248 In many old writing books the copy line set by the master is in an exemplary hand, easily distinguishable from the pupil’s, and sometimes set off by different-colored ink. However, as many others at least show that the learner was working from printed copies. The small oblong books of “copy slips” introduced in the latter part of the eighteenth century served him.
249 R. F. Seybolt, Private Schools of Colonial Boston (Cambridge, 1935), is the authority on private education in Boston at this period.
250 Peter Burr’s accounts, preserved in the collections of the Massachusetts Historical Society, show that he gave private instruction in writing to girls too.
251 The authority cited for private schools is also responsible for the standard work on public schools: R. F. Seybolt, The Public Schools of Colonial Boston 1635–1775 (Cambridge, 1935). This should be supplemented by the same author’s The Public Schoolmasters of Colonial Boston (Cambridge, 1939).
252 Town meeting was an unwieldy school board in any case. On the western fringe of civilization at Westfield, Massachusetts, for example, in 1719 the town is recorded as making provision for a “wrighting master” in November of the year following. In 1720 it was voted to leave “the concern of hiering a wrighting schoolmaster with the selectmen.” Two years later Isaac Stiles was actually serving in that capacity, as well as assisting the minister, and continued during 1723. See John H. Lockwood, Westfield and Its Historic Influences, 291, and J. G. Holland, History of Western Massachusetts (Springfield, 1855), ii. 143.
253 William Webster, An Essay on Book-keeping (London, 1752), (“The Eleventh Edition”), 77–88, “An Attempt Towards rendering the Education of Youth More Easy and Effectual.”
254 The tribute is contained in the introduction to A Delightful Recreation of 1717. It is only fair to add that this princeling from South Carolina who made such a favorable record in six months was not in London in the ordinary way but as a protégé of the Society for the Propagation of the Gospel in Foreign Parts, to which William Brooks’s book is gratefully dedicated.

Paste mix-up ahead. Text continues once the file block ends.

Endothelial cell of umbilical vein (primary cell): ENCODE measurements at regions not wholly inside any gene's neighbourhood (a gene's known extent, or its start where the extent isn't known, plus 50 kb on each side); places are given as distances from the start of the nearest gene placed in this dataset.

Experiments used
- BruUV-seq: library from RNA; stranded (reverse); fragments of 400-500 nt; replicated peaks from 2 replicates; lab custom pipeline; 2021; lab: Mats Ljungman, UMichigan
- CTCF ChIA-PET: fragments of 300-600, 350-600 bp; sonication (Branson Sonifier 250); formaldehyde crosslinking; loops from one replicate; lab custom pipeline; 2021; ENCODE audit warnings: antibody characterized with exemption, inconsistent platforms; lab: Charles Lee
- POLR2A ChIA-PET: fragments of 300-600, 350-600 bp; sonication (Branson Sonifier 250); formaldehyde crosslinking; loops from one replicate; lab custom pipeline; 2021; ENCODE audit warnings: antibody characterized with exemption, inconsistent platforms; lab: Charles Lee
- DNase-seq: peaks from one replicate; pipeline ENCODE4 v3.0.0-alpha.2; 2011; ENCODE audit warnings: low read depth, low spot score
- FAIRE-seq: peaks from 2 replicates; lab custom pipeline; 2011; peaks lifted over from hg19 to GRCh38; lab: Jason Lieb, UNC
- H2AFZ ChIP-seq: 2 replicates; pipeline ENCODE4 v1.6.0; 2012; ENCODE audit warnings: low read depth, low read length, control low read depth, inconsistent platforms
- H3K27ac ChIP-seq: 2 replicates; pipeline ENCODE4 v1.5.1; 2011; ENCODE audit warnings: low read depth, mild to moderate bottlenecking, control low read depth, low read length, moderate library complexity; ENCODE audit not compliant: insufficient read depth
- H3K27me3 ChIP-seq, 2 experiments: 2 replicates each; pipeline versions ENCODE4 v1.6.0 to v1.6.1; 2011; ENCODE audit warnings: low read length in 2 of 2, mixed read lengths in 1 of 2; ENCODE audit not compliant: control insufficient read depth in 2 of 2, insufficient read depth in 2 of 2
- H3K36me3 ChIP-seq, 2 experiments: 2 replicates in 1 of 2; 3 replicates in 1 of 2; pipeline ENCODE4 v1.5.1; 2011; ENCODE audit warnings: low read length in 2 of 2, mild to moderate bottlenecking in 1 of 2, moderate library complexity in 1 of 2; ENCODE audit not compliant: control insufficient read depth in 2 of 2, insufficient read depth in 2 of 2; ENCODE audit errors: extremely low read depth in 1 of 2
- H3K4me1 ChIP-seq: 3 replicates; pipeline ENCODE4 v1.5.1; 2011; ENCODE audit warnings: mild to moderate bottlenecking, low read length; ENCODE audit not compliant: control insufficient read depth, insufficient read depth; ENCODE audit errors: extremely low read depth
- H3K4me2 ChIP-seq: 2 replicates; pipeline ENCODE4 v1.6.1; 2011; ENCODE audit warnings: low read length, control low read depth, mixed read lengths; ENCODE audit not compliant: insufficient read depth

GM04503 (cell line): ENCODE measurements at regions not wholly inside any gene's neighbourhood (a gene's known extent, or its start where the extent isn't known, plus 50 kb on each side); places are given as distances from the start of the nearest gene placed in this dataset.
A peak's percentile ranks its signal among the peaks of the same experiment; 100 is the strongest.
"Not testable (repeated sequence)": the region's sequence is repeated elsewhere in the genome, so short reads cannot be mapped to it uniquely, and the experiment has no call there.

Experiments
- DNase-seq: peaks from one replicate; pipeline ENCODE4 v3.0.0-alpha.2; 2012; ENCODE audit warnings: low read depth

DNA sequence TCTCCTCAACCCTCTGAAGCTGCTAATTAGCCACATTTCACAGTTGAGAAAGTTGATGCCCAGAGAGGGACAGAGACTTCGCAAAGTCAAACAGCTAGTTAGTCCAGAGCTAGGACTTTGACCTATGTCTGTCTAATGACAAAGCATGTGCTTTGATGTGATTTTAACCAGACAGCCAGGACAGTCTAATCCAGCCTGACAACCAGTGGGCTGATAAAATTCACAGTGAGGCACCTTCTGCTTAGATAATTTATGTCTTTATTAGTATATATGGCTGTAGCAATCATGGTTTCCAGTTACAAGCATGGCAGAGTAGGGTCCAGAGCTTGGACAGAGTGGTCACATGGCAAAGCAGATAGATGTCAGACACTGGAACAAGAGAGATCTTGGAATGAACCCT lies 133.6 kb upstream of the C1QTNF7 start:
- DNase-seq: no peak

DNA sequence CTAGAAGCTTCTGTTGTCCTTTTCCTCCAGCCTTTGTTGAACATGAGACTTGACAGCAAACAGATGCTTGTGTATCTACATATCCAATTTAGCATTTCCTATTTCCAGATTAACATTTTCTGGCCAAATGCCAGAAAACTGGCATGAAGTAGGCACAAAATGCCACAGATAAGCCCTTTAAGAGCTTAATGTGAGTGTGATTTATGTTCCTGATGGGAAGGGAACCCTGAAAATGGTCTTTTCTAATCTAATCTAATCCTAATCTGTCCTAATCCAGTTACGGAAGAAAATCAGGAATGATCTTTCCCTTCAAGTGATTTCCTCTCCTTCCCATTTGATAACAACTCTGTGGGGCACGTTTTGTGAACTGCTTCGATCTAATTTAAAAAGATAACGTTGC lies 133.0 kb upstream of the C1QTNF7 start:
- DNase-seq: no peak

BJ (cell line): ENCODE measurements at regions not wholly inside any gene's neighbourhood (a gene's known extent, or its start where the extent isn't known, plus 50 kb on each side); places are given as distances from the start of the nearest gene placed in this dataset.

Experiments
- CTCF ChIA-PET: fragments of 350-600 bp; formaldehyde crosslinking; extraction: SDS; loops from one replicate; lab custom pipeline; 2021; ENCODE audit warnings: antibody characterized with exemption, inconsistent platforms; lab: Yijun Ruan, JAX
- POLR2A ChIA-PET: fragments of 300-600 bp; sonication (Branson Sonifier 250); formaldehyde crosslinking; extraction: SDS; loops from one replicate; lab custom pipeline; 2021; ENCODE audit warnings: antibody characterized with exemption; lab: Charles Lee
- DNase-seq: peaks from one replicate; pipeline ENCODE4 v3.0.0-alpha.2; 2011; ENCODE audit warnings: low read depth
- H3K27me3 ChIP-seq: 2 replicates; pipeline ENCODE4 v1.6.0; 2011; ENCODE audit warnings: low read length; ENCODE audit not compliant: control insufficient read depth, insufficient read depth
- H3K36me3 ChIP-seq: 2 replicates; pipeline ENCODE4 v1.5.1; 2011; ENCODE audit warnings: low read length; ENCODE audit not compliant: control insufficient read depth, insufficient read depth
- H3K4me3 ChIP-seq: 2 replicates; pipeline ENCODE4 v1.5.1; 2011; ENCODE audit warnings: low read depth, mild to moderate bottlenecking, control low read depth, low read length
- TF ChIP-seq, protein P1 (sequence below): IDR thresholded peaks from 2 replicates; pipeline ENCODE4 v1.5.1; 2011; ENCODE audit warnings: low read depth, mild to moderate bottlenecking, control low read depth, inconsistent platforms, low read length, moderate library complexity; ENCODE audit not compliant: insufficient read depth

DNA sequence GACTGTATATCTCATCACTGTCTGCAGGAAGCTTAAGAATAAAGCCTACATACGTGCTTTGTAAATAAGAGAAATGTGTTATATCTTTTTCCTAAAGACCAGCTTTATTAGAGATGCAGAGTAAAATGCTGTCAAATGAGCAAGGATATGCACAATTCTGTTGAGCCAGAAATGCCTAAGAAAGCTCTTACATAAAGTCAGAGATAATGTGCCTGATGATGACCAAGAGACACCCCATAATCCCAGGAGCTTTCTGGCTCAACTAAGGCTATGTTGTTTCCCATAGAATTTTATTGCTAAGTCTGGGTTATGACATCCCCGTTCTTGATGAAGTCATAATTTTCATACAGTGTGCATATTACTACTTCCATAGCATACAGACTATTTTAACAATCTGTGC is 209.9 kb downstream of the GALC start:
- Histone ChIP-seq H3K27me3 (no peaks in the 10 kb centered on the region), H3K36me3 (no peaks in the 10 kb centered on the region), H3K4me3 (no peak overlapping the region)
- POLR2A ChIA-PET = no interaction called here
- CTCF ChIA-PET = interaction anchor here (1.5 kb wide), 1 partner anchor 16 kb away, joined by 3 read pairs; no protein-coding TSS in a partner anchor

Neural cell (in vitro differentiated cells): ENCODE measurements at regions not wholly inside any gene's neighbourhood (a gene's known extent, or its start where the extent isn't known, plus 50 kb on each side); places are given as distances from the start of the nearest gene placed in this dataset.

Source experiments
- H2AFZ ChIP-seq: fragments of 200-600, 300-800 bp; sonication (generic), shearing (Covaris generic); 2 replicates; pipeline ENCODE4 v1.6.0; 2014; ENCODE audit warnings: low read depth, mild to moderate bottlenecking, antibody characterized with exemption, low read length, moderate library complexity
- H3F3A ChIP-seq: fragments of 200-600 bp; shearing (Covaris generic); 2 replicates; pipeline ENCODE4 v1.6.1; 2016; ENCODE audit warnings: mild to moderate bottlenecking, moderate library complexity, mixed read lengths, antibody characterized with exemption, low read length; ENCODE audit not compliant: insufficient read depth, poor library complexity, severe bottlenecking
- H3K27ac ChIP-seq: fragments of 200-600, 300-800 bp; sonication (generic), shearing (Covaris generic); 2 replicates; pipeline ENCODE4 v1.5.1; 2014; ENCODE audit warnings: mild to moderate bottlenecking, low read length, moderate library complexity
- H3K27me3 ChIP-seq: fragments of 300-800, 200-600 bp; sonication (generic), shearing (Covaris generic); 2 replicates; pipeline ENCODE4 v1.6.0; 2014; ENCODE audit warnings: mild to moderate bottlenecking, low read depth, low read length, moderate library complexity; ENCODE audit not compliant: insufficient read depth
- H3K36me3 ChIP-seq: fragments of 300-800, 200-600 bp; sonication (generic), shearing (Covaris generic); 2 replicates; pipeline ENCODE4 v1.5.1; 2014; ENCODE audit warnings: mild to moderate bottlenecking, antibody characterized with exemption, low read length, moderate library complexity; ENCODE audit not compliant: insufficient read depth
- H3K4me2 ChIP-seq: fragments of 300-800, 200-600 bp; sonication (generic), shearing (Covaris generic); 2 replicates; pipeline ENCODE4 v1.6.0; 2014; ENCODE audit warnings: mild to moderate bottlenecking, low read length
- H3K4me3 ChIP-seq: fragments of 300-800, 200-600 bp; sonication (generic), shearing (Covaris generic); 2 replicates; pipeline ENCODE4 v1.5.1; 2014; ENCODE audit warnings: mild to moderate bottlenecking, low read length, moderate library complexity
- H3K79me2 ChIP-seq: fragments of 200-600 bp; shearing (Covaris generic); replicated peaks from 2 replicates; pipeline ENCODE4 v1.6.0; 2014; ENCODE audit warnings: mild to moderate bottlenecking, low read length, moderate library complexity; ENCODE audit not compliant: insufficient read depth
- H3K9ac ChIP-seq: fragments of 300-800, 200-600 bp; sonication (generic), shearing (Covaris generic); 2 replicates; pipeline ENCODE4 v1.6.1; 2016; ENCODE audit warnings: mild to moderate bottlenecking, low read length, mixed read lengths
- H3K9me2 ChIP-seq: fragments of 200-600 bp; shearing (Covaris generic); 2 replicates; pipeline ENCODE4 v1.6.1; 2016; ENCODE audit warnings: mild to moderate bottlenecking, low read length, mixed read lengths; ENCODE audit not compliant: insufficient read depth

Brooks suggests in the same place that the copies in his book be cut asunder for mastery of one piece at a time. Sometimes the separated lines of copy were laid down on a piece of light board so that they could serve individual members of a class in turn and, though stained and grubby, circulate for years. However, the practice of cutting up copybooks could not on the whole be considered as in the interest of conservation and the master’s encouragement of it is suspect.
255 “Col. Fitch express’d himself as much prizing Mr. Granger’s Accomplishment to Teach Writing; never such a Person in Boston before.” Diary of Samuel Sewell, 8 March 1719/20. A Matthias Grainger published Grainger’s New Copy Book in London around 1730 but no kinship is established.
256 The report of a town committee in 1743 acting on the petition of Zachariah Hicks, usher at Boston’s North Writing School, shows the going terms. The enrollment was 280; Master Procter was paid £280 salary and Hicks received £150, which was the ground of his complaint. Admittance to the school, the committee found, was refused no child of the town who could read in the Psalter. Children of “strangers” had to pay an entrance fee. Poor children were asked to pay nothing on any account but those who could afford to make a contribution paid a few shillings for “firing,” averaging about five shillings each overall. This was taken by the master as his rightful perquisite and he insisted that he could not get along without it, especially since he had to hire additional help out of his own pocket to the amount of £100.
257 See the present author’s “Abiah Holbrook and his ‘Writing Master’s Amusement,’” Harvard Library Bulletin, vii. 1 (Winter 1953), 88–104, illustrated with collotypes of the work of Holbrook and contemporaries displaying all the usual hands of the time.
258 For illustrations of them, ibid.
259 This copy, which came down in the Gookin family through Holbrook’s adopted daughter, is in an old binding; the group at Harvard are in fairly uniform wrappers with titles in manuscript. On the engraved title of the Shelley Alphabets in all hands, hidden by a paper patch, is written “The Gift of Mr. Holbrook.”
260 In the author’s copy of this work is an inserted letter written by Thaddeus Mason Harris in his old age telling how the book was bought at the Dolbeare sale “to be exhibited to the School Masters, as models; and to the Scholars, for their excitement to fair hand-writing. . . .”